I love the art of David Hockney and have been lucky enough to go to two of his exhibitions so when I received this book for my birthday, I was thrilled.
Spring Cannot be Cancelled is a series of conversations, mostly by phone and email, between the artist, David Hockney and Martin Gayford, an art critic, author and friend of Hockney. In 2019, Hockney moved to Normandy with his assistant and Gayford visited him there. Some of their conversations during that visit form the first chapter of the book and then most of the remainder are records of phone and zoom calls and emails between the two. As well as the emails, Gayford provides biographical details about Hockney which provide some background to the subjects that they discuss as well as his thoughts on what they discuss.
It sounds a bit boring when I sum it up like this but the book itself is fascinating. Hockney is 82 but his enthusiasm for life and his art remain as strong as ever. His love of nature and desire to paint what he sees is a common thread through all of the chapters.
“You should paint what you love. I’m painting what I love; I’ve always done it”
The move to Normandy meant that he was able to just step outside and look at the countryside and his delight in being to do this is clear. He talks about the tiny details such as the ripples in water and how they are constantly moving and then moves onto how he tries to represent these things in pictures and also compares the way that other artists have attempted the same thing.
Hockney also talks a lot about how he works and the need he has to paint every day.
“I have to paint. I’ve always wanted to do it. That’s my job I think, making pictures, and I’ve gone on doing it for over 60 years.”
He discusses how he uses different methods to recreate what he sees in front of him. One of the things that I have always loved about his work is his use of modern technology and he talks about how he uses his ipad to create his pictures. We also see inside his studio and he compares his to the studios of other artists both past and present.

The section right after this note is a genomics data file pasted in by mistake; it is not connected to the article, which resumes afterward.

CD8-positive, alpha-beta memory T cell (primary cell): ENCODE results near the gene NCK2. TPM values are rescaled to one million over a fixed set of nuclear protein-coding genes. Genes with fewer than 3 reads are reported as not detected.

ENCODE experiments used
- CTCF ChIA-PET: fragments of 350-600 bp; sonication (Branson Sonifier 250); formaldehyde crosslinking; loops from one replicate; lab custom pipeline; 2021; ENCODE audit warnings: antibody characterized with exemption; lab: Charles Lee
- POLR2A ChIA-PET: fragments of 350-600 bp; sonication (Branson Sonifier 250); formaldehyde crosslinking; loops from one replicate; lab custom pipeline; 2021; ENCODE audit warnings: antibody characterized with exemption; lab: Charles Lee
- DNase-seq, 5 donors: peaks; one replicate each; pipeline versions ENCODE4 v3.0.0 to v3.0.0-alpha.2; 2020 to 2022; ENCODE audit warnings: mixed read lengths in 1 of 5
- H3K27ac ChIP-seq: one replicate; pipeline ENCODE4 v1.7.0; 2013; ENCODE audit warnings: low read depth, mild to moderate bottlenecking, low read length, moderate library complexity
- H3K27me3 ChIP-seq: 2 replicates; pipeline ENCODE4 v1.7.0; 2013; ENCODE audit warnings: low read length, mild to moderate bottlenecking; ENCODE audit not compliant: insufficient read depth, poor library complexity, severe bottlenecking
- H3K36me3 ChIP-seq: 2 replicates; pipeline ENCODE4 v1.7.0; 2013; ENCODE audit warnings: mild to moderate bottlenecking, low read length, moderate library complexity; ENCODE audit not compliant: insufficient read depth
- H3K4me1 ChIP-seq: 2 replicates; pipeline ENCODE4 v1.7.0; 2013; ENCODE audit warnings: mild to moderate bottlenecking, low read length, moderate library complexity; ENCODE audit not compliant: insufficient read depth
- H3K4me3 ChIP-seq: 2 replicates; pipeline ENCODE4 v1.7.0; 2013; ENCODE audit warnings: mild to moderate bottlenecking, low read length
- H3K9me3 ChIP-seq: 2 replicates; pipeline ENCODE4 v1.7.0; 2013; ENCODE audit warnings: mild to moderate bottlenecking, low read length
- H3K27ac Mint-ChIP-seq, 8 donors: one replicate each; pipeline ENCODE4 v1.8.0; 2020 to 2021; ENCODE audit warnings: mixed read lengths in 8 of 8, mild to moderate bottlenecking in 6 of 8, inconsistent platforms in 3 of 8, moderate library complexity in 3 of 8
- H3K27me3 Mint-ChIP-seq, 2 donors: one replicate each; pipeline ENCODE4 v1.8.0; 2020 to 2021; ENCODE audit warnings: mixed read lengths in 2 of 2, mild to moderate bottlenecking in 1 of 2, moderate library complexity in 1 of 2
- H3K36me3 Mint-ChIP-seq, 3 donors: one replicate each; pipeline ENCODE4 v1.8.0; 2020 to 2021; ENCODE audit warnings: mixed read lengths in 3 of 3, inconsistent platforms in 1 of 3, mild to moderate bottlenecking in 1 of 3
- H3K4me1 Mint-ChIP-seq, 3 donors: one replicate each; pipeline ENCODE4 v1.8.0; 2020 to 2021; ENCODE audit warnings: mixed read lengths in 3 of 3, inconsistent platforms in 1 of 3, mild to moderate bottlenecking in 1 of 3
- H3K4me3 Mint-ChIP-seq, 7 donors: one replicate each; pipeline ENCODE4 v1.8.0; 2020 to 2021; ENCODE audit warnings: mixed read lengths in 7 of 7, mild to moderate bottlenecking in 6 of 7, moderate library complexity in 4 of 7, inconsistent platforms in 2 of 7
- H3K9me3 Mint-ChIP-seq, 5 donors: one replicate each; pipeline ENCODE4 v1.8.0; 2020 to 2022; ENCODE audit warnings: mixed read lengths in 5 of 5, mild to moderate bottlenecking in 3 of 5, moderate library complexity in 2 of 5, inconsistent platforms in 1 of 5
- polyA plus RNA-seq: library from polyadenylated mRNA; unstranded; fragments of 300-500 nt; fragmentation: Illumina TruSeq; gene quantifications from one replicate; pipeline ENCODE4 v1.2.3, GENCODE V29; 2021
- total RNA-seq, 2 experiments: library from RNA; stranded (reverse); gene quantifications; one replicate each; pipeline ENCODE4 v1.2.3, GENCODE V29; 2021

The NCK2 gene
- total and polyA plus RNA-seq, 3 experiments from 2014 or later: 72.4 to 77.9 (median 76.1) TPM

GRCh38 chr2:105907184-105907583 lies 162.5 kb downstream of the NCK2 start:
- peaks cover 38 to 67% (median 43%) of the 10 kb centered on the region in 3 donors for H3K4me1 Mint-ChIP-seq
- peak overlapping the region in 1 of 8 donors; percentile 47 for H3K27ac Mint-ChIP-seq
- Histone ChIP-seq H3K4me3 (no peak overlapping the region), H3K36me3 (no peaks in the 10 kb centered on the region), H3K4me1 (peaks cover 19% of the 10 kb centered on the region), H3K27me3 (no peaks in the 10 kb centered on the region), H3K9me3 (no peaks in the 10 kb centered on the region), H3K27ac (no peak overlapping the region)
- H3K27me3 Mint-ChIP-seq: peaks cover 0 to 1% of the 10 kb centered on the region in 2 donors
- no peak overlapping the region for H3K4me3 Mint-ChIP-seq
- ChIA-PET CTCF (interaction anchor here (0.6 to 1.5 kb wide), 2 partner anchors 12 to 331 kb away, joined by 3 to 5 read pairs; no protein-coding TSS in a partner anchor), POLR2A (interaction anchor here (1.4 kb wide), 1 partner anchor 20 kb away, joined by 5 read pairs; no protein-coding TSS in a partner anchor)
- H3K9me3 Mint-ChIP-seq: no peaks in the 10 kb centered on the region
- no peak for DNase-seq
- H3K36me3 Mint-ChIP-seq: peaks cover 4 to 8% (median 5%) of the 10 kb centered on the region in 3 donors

Obviously, in a book about Art, you want to see what they are talking about and the book is full of pictures, not only of Hockney’s work but also pictures by other artists who have inspired him or simply made him think about something differently.
The illustrations aren’t just put together in a picture section as so often happens in a paperback but actually in the correct place in the text so there is no need to be constantly flipping backwards and forwards between the picture and the text. Ironically, one of the things that he talks about is that seeing a picture of an artwork is not the same as being faced with the actual painting but at least the pictures show what he is talking about.
“You notice more with each successive year.”
I loved this book and Hockney’s ability to still be inspired by the tiny day to day changes in trees, light and water is something that makes me want to go out and try to do the same.
This is my eighth book Non-Fiction book so far in 2022 so I’m well on track to hit my Non-Fiction Reader Challenge this year. The Non-Fiction Reader Challenge is hosted at Book’dout and you can find the details of the challenge here